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Jan Thompson's Water Cress Farm SDT

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This was the third annual Water Cress Farm SDT, hosted by Jan Thompson at her lovely farm near Limestone TN. The capable and in-charge course director was Dan King. Cy Peterson (and her chef-of-a-brother) helped with all aspects but really made sure no one ever went hungry or lacking anything. Bobbie Washer was always there helping out and making sure things went smoothly in the judge's booth and scores got posted regularly. Julie Poudrier did an awesome three days' set out with her dogs putting in those long days beside her. And, lest I forget, Lyle Lad judged three full days of runs with humor, honesty, and experience (and patience for her assistants).


Friday was the Nursery, Pro-Nov, Ranch day. Nursery I was followed by Pro-Nov, Ranch I, and then Nursery II and Ranch II. A hoped-for Pro-Nov II was not held due to lack of daylight.


Saturday was Open I and Sunday was Open II. Open I was a nail-biter, with Mike Hanley and Moss tied with Robin French and Bill first place. Due to time restrictions, Lyle determined a silent gather would be the tie-breaker. Mike and Moss went first with a very nice bit of outwork and a smooth but banana-shaped fetch. Robin and Bill had a nice outrun and lift, and an off-line but a bit straighter fetch, but not such a smooth or regular one. So, in the end, Mike and Moss won but just by a hair.


On Sunday, a surprise awaited the Open handlers as a new field was used, a long, tricky field with hills. Dogs had to be sent to the right and faith had to be displayed as the dog would not be able to see the sheep on the initial part of the outrun and the handler would not be able to see the dog on the middle part of the outrun. Amazingly, very few dogs had an difficulty completing a nice outrun.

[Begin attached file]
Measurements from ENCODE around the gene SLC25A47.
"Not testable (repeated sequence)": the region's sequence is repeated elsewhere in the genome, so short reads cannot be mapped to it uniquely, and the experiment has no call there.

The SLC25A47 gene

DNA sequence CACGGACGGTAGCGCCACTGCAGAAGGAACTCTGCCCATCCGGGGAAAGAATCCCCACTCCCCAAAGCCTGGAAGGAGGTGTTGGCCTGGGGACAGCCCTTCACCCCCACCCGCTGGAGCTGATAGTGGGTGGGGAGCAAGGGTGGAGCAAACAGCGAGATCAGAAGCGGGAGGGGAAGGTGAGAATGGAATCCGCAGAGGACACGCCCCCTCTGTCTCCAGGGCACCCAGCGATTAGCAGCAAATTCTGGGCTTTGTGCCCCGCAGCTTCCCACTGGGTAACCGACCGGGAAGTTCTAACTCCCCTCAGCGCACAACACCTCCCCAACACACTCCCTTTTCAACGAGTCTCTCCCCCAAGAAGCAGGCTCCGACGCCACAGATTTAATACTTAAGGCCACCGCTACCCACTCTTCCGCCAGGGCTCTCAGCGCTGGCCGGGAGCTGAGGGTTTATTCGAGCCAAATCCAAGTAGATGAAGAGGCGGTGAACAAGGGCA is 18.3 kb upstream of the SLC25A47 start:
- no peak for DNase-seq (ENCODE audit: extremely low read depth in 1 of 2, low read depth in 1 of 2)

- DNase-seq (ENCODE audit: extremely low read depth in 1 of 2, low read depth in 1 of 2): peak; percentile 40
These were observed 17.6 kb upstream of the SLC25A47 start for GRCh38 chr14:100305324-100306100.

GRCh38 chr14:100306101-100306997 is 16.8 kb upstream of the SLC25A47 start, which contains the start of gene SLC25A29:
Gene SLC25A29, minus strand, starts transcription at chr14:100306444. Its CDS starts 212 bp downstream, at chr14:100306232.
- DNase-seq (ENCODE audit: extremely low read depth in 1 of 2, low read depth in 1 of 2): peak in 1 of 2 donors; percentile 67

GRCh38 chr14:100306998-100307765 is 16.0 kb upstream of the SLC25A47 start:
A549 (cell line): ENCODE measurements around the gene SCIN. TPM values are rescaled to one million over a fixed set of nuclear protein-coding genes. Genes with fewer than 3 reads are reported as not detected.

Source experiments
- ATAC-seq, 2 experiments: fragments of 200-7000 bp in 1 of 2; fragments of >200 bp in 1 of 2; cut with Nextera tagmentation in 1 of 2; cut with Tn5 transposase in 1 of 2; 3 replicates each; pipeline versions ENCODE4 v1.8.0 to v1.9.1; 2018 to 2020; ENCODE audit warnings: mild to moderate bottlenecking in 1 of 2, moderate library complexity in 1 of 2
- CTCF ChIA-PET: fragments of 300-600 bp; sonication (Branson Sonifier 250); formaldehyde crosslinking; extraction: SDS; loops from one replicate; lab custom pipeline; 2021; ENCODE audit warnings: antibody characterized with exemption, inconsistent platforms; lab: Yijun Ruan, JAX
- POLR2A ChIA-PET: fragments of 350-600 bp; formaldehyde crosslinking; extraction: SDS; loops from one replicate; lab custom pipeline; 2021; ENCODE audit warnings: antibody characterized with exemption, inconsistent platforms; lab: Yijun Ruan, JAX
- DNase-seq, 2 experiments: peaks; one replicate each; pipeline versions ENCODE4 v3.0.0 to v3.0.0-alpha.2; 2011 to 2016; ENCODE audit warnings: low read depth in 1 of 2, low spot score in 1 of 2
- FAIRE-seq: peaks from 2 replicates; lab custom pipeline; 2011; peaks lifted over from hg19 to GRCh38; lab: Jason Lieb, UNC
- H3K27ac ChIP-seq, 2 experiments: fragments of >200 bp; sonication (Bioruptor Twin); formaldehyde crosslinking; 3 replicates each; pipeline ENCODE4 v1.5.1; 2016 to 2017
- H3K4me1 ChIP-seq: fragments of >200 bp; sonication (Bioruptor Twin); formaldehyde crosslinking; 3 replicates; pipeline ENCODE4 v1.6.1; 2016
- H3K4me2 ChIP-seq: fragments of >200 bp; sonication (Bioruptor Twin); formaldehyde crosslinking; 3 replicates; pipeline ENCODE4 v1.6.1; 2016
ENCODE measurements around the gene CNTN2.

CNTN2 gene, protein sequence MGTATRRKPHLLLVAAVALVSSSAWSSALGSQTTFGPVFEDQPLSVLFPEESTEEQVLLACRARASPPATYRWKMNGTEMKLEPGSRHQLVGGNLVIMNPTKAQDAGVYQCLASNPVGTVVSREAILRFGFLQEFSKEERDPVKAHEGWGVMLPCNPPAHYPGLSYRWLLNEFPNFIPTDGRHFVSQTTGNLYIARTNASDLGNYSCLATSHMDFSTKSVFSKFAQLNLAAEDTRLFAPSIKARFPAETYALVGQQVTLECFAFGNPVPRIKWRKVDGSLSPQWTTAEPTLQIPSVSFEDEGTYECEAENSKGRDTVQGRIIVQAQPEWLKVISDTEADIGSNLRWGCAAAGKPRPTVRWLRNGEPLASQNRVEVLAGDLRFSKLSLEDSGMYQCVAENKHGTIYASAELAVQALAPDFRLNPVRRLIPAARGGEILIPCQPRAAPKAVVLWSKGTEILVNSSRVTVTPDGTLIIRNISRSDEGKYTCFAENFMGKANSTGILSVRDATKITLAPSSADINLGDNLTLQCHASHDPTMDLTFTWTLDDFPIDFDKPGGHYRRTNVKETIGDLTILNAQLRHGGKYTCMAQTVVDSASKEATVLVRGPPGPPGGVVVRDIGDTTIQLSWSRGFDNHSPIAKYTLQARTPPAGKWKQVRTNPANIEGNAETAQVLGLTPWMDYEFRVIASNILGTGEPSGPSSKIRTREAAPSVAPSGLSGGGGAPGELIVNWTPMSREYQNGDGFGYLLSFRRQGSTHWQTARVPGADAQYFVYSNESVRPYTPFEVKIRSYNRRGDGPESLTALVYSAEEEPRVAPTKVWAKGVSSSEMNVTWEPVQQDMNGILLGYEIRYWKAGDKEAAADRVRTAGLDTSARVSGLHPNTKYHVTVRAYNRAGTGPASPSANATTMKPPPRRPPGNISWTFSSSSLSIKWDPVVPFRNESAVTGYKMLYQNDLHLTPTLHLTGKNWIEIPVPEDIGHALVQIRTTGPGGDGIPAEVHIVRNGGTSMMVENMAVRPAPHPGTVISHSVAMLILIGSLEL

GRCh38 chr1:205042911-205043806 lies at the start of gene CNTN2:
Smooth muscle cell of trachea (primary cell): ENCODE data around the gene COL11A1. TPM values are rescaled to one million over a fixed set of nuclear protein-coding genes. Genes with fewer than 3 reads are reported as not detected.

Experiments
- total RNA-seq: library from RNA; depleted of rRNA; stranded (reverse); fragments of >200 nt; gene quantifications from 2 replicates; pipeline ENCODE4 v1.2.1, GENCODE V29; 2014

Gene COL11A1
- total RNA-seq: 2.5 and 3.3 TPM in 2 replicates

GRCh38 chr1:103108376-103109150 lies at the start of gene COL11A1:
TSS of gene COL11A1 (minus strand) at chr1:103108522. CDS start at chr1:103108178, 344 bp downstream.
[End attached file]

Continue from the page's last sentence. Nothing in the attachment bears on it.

The field was long, with a significant hill on both the right and left sides about midway along, a dip beyond, and then another hill, on the side of which the sheep were held out (Julie calculated she walked at least nine miles' equivalent to and from the set out pens to the set out cone, and the dogs much further, of course).


A number of dogs did quite nicely on the fetch but it was tricky as both dog and sheep would be out of sight of the handler for a short distance. Those that held a straight line would do well and those that didn't would show up somewhere along the hill with the cross-drive panels, losing points and having to take the sheep back to the line to try and make the fetch panels.


Once they turned the post clockwise, the drive would be uphill to the drive panels and then a tight turn was essential. If the dog turned the sheep nicely, they would tend to head right downhill and and about half-way up the cross-drive panel hill neatly, by which point the dog would have to be in good contact if a nice cross drive through the panels was to be accomplished.


While Saturday's Open I required a split of any two (I think) prior to the pen, Sunday's Open II required the pen prior to a single (last, on the head). That was often challenging and some handlers appeared quite grateful when "time" was called.


This is a lovely, welcoming, hospitable trial where good dog work is rewarded. The sheep are (barring the ewe nicknamed "the bitch" who was, thankfully, marked and removed from the flock) workable but don't give anything away - they require good work to get good results.


The handlers' dinner has always been great but this year Cy's brother did a fantastic dinner - pit-cooked marinated turkey breast with bechamel sauce, lamb with mint jelly (but I cheated and used the delicious brown gravy on mine), stir-fried tiny green beans, salad, an assorment of pies. Wonderful!


Again, thanks to Jan and her wonderful crew for a lovely trial in a beautiful setting. I don't have photos but Christine and Maureen posted some on Facebook, and they are lovely, also.

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